RYANAnd any pediatrician who practices with this group would tell you that the disease profile for homeless kids is quite significant and very worrisome. They look like a population that's much older than 18, 19, 20. But in other Covenant Houses we're not able to provide that level of service. So, if we had unlimited resources, I'd want Covenant House to be a bridge to economic opportunity and healing for all the kids who are out there in all of the big cities and in some of the small cities in which it's a real problem in the United States and Canada.
REHMNow is each Covenant House designed pretty much the same?
RYANWell, they all have in common a street outreach team, a crisis shelter and then a transitional living program, an apartment program, where either dozens or hundreds of young people can live and develop the skill set that helps them live independently. How to shop, how to save, how to work. But beyond that there are local provincial differences depending on what the need in the community is.
RYANSo New York, for example, has a nurses training program. And also has in our regional training center a security training program. So that young people can learn how to become a security guard and then work at hotels or work at office buildings. Young people can work in nursing homes or at hospitals. Panera, the restaurant organization, has a program called Panera Cares in St. Louis in which they hire homeless young people from our Covenant House in St. Louis in an internship that trains them to be managers of the Panera restaurants in St. Louis. Every Covenant House has different partnerships across the country.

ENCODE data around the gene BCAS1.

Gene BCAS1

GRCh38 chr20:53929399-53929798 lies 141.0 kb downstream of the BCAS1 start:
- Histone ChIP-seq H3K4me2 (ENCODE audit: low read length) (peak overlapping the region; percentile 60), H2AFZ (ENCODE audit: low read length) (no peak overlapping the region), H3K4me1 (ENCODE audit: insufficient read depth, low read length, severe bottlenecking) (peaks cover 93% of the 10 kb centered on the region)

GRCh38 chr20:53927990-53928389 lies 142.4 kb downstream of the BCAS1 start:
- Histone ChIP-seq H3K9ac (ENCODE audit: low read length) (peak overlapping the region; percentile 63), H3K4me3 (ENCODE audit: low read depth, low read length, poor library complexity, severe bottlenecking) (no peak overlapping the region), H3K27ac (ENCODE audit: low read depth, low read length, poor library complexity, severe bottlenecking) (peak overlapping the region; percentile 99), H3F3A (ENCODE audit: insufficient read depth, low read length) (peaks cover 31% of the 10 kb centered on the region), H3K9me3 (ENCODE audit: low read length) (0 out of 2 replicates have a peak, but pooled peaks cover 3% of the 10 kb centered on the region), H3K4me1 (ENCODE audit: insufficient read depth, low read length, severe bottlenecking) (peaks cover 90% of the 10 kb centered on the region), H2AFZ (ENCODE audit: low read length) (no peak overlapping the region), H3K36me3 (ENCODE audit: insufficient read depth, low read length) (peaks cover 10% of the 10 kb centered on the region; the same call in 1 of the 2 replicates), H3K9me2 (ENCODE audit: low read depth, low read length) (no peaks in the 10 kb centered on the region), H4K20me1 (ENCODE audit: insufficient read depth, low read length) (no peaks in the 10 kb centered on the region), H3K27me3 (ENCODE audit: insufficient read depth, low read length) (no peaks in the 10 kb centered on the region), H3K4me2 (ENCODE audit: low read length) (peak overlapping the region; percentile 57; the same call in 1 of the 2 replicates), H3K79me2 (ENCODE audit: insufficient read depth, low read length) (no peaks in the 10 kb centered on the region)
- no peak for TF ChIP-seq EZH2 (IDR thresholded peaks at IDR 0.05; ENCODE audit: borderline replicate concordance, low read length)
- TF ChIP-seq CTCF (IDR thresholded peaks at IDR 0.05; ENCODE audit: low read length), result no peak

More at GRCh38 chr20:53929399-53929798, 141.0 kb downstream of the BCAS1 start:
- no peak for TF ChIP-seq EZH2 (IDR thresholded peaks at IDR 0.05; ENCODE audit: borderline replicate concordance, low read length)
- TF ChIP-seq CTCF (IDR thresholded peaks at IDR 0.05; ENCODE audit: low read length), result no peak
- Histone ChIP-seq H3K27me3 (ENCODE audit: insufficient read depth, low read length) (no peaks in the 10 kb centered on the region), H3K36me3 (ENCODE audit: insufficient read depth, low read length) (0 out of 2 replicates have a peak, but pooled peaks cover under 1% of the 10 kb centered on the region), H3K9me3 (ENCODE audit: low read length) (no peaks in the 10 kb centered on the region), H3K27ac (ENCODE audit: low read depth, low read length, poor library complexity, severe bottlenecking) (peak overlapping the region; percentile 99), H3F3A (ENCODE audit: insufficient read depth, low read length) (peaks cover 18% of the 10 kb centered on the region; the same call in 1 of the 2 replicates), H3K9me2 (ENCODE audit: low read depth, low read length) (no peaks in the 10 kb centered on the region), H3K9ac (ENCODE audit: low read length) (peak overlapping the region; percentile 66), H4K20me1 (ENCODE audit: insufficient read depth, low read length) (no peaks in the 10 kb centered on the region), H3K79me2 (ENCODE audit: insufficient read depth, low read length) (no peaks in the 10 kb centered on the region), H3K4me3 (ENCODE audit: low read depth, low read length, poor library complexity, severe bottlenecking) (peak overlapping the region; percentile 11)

REHMI'm wondering if these young people, as they apply for jobs, are disadvantaged in any way because they have come from Covenant House.
RYANWell, in some ways, they're disadvantaged because they don't have that resume that lots of kids who are competing for jobs have, right. They didn't graduate from a prep school. They're not destined to head to, for the most part, to some of the country's most prestigious universities. But they're hungry and they're ambitious. And the smartest and best CEOs across the United States hire our kids in entry level jobs and train them because our kids have a drive and a desire and a survival skill that's unrivaled.
REHMKevin Ryan. He's president of Covenant House. His new book is titled, "Almost Home: Helping Kids Move from Homelessness to Hope." Give us a website address.
RYANSure, covenanthouse.org C-O-V-E-N-A-N-T-H-O-U-S-E.org.
REHMKevin Ryan, thank you for the work you do. Good luck.
RYANGod bless, Diane, thank you.
REHMAnd thanks for listening all. I'm Diane Rehm.